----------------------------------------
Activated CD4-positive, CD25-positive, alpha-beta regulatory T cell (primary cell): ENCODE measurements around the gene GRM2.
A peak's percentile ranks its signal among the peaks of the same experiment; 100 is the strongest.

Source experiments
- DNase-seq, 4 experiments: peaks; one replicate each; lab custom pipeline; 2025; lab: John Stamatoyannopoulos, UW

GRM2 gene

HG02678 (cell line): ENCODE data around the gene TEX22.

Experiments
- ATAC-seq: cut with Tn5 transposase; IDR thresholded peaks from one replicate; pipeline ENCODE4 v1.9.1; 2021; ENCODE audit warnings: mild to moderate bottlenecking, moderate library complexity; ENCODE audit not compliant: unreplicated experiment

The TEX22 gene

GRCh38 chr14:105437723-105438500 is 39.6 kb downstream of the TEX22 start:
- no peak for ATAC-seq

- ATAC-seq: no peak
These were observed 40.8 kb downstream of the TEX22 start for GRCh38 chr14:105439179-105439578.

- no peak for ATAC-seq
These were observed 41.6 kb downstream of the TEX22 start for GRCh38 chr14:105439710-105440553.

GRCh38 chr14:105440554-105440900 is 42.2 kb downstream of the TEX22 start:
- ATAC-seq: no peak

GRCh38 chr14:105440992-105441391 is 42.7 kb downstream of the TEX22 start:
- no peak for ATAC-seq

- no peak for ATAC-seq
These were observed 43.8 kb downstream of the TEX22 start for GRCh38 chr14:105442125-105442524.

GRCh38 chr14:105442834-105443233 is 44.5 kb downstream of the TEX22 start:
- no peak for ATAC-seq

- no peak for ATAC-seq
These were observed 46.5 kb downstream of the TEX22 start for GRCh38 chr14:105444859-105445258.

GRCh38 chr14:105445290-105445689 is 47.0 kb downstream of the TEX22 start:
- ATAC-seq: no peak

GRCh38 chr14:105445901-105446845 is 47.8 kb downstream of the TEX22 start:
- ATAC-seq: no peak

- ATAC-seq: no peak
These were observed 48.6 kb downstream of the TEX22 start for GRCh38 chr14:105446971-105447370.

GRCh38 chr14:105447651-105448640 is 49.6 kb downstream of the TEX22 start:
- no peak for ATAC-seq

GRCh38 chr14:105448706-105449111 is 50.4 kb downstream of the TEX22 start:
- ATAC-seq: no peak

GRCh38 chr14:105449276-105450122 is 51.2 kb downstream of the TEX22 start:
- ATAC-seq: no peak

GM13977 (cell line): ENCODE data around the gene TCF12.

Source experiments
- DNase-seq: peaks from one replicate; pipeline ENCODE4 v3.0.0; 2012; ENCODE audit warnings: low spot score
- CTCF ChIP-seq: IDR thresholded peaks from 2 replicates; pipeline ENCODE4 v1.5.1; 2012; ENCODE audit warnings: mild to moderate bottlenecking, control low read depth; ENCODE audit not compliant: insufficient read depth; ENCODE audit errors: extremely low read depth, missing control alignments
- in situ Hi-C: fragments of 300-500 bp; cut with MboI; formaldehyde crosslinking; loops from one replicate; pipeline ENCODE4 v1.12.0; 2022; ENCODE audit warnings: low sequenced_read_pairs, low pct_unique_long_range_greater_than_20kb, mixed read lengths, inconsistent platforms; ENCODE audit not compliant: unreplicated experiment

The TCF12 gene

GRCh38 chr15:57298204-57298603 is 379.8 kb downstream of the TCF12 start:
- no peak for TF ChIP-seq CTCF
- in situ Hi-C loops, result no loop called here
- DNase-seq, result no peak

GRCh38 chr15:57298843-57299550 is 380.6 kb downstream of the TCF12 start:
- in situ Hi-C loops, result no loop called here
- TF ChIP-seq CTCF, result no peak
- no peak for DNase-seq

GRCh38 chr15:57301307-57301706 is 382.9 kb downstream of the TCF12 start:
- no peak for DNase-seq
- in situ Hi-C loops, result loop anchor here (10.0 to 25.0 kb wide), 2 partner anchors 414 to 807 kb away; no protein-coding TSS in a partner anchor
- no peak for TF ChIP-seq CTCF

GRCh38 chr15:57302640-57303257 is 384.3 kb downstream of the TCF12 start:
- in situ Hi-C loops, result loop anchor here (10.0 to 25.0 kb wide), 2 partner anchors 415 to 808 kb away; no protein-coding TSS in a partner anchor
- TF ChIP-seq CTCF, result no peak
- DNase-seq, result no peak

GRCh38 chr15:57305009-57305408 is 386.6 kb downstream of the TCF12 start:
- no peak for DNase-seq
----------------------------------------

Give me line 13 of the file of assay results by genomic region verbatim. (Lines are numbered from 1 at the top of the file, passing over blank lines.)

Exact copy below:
These were observed 40.8 kb downstream of the TEX22 start for GRCh38 chr14:105439179-105439578.